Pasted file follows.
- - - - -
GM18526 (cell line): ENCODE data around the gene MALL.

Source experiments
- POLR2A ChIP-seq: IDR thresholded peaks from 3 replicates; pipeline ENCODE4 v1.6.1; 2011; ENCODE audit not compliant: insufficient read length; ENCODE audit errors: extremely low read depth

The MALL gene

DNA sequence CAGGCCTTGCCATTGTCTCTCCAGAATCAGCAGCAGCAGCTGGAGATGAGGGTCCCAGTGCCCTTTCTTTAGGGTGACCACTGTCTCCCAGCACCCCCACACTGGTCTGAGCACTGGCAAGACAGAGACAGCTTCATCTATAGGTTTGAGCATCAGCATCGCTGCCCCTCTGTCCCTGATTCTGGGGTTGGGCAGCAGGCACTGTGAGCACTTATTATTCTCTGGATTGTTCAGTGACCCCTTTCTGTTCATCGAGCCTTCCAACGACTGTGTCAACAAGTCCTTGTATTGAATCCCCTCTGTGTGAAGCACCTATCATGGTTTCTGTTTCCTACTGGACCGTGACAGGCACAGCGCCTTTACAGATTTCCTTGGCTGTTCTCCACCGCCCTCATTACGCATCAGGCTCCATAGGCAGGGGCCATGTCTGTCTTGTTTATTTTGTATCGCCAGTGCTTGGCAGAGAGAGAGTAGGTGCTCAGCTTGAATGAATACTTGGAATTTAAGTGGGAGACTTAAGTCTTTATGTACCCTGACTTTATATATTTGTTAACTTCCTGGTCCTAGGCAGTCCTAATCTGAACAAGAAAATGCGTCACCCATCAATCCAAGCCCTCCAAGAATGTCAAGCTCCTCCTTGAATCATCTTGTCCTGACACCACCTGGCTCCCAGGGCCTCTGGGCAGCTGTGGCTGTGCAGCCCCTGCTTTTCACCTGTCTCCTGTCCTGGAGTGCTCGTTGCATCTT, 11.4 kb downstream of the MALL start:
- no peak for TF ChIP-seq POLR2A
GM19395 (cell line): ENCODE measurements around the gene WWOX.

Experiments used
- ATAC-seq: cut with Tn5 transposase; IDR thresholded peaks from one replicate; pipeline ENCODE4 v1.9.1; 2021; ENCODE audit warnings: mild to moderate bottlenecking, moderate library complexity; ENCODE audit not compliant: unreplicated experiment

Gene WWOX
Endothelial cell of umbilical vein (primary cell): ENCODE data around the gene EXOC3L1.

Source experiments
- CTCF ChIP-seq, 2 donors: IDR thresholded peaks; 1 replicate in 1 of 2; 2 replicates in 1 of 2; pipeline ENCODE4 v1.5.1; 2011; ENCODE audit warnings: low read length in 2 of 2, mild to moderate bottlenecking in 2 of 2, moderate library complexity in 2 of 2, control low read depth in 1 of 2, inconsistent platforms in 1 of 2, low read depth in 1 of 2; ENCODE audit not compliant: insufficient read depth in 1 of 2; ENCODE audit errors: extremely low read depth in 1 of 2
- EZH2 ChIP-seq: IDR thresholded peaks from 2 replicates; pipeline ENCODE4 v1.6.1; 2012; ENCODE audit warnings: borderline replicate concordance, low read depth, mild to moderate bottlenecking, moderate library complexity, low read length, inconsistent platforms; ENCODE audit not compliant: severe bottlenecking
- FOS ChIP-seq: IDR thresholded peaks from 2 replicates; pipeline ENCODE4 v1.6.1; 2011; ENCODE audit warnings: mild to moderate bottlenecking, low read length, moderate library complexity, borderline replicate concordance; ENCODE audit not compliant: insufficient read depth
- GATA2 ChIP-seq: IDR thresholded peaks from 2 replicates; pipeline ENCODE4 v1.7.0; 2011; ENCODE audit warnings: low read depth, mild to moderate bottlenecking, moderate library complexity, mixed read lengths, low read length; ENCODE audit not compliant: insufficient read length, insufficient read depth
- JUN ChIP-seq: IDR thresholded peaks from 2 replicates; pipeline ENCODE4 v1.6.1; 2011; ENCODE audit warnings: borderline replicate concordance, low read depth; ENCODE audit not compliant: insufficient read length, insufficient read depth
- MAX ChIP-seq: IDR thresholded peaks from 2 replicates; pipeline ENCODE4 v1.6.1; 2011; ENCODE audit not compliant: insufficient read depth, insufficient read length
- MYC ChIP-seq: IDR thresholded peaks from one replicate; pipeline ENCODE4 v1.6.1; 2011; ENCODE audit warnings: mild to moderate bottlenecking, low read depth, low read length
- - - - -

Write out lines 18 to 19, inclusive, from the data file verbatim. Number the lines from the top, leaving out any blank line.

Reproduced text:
- MAX ChIP-seq: IDR thresholded peaks from 2 replicates; pipeline ENCODE4 v1.6.1; 2011; ENCODE audit not compliant: insufficient read depth, insufficient read length
- MYC ChIP-seq: IDR thresholded peaks from one replicate; pipeline ENCODE4 v1.6.1; 2011; ENCODE audit warnings: mild to moderate bottlenecking, low read depth, low read length